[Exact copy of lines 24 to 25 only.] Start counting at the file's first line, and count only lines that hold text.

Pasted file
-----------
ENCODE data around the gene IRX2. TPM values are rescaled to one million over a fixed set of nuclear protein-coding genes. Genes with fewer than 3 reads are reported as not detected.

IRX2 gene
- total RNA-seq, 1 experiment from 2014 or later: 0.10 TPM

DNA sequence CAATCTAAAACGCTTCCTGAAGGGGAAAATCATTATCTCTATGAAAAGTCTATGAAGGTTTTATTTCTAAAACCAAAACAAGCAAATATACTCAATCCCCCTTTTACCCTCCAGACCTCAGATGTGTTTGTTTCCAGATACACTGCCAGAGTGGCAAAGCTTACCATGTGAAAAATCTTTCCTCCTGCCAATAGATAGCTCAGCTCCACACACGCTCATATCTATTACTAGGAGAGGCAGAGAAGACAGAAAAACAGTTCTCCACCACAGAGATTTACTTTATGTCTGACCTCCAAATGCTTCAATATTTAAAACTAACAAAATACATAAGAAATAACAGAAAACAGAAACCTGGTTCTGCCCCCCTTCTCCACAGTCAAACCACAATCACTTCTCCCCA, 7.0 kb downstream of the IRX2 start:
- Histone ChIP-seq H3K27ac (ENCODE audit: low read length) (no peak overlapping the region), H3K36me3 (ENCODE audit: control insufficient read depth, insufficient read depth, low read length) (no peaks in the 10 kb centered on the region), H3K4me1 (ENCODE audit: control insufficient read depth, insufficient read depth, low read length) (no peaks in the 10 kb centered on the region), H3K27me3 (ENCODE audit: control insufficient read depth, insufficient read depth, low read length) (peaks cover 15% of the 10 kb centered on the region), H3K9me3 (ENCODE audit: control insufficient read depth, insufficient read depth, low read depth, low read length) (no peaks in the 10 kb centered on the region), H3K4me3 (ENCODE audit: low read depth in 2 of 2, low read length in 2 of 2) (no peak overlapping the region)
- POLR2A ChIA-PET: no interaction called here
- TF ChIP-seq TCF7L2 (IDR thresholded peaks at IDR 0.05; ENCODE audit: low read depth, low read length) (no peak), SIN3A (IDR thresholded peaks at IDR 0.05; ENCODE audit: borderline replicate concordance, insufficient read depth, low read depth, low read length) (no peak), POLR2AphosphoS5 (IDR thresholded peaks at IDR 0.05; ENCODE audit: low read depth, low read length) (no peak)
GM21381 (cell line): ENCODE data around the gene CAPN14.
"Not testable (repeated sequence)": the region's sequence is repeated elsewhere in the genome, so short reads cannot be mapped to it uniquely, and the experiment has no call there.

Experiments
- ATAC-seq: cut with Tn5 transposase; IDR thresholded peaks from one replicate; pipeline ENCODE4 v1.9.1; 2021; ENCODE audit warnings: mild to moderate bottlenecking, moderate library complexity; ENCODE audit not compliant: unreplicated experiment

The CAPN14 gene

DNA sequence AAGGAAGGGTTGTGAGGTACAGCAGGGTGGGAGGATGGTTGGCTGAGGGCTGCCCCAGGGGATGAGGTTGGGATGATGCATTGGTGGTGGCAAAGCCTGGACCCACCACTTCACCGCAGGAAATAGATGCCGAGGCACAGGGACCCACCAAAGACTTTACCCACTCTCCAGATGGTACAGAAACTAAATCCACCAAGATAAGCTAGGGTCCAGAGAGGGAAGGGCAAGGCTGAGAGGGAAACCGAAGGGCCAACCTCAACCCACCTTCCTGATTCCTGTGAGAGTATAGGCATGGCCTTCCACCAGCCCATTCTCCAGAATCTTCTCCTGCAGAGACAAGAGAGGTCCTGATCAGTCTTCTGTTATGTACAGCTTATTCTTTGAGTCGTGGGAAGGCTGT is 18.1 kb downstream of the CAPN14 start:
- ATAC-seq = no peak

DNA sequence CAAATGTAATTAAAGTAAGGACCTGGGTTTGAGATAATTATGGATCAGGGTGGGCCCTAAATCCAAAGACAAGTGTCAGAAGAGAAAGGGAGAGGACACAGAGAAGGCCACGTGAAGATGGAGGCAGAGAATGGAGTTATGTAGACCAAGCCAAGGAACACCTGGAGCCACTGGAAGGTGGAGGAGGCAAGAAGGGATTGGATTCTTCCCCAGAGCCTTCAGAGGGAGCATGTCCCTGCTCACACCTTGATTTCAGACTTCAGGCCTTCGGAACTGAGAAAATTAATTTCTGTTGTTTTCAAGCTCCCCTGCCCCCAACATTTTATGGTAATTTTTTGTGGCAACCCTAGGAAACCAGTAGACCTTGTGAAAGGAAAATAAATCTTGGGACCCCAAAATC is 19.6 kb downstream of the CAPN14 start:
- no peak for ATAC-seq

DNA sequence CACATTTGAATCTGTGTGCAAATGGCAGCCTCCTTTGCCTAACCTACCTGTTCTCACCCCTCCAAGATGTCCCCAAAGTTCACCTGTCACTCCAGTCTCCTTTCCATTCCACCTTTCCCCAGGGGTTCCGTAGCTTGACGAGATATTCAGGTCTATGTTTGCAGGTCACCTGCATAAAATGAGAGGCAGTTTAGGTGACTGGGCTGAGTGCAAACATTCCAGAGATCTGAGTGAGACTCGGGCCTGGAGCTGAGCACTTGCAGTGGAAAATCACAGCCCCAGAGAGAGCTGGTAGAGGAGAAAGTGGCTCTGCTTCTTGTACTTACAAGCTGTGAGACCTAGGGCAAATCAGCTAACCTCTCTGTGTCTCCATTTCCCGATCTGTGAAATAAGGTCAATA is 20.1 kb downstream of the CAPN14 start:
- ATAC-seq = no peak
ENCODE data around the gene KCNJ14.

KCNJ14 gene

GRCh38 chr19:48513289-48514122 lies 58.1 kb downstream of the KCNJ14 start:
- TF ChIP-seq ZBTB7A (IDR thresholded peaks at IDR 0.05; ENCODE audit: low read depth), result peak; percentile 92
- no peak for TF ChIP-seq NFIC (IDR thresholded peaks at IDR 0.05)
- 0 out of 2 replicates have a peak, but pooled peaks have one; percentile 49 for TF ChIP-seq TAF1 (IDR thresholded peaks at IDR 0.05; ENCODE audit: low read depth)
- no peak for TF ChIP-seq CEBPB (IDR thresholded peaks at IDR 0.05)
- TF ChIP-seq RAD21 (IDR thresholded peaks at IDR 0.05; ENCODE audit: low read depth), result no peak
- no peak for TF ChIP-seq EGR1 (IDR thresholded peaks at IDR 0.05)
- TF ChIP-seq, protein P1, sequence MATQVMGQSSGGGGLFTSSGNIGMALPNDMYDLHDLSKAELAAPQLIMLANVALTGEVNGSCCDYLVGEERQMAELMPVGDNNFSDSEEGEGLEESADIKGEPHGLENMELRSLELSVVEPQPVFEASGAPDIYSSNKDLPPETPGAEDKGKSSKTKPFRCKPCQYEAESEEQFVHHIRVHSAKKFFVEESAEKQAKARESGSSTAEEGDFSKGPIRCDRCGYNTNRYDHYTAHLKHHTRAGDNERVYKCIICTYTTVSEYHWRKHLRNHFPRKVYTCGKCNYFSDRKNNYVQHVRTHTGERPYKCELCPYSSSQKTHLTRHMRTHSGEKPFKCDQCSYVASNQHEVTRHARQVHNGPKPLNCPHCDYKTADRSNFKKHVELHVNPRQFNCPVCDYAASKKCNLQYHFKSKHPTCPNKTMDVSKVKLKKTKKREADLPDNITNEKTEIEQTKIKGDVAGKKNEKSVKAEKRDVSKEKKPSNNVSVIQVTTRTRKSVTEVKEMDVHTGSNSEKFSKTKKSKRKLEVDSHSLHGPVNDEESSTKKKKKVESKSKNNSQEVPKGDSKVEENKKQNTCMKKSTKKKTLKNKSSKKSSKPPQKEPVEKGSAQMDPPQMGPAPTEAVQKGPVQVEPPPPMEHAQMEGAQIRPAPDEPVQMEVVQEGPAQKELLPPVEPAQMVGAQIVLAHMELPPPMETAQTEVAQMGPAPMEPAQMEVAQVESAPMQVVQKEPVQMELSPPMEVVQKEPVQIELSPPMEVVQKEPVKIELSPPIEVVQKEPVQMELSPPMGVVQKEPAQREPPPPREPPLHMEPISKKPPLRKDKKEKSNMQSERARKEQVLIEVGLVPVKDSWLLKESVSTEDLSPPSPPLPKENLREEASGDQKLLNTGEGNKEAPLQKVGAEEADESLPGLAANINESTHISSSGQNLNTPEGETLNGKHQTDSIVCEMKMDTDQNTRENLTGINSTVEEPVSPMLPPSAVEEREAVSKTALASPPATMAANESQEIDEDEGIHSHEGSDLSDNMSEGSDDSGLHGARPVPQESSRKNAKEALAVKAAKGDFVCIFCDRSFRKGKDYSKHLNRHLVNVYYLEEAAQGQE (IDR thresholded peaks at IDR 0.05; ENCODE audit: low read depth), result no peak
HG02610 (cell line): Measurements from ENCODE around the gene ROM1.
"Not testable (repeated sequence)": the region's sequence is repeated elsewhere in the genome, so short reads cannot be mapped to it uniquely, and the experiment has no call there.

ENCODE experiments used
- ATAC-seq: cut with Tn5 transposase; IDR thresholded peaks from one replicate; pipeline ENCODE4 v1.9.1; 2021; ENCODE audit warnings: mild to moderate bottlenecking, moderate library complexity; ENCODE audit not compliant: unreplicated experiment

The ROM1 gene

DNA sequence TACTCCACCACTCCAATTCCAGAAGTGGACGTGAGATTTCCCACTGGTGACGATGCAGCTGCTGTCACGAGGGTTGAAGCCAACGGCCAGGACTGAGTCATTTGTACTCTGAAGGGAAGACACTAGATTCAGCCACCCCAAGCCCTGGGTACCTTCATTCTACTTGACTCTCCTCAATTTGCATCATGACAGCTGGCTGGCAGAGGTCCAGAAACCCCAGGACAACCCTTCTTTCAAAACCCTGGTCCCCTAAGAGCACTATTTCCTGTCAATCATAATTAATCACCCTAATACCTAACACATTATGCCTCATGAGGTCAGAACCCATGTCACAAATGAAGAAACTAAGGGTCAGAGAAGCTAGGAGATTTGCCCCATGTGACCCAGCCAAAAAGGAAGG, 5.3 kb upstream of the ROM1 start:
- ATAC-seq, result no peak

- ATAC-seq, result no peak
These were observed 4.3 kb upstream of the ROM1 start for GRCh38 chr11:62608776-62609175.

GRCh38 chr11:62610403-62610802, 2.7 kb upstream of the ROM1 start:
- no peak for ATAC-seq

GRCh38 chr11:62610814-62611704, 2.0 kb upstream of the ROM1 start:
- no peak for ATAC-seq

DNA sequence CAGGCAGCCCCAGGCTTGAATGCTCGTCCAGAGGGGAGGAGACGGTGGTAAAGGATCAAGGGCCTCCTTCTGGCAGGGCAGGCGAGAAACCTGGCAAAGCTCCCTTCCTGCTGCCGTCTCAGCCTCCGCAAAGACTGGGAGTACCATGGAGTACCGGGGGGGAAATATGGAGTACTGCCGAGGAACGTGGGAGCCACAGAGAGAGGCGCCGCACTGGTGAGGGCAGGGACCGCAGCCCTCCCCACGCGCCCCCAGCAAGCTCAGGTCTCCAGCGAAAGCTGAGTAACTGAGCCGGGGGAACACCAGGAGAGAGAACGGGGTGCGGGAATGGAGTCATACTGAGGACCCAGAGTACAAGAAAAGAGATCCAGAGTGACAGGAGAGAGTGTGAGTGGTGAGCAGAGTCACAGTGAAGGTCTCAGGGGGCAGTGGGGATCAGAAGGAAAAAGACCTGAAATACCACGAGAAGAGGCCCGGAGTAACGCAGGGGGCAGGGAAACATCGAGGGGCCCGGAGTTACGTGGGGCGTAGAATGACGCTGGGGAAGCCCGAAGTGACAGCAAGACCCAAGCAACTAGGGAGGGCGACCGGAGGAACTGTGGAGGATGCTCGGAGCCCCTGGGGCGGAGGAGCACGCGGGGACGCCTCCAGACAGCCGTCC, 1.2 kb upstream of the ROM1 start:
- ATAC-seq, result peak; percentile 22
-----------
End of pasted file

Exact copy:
- 0 out of 2 replicates have a peak, but pooled peaks have one; percentile 49 for TF ChIP-seq TAF1 (IDR thresholded peaks at IDR 0.05; ENCODE audit: low read depth)
- no peak for TF ChIP-seq CEBPB (IDR thresholded peaks at IDR 0.05)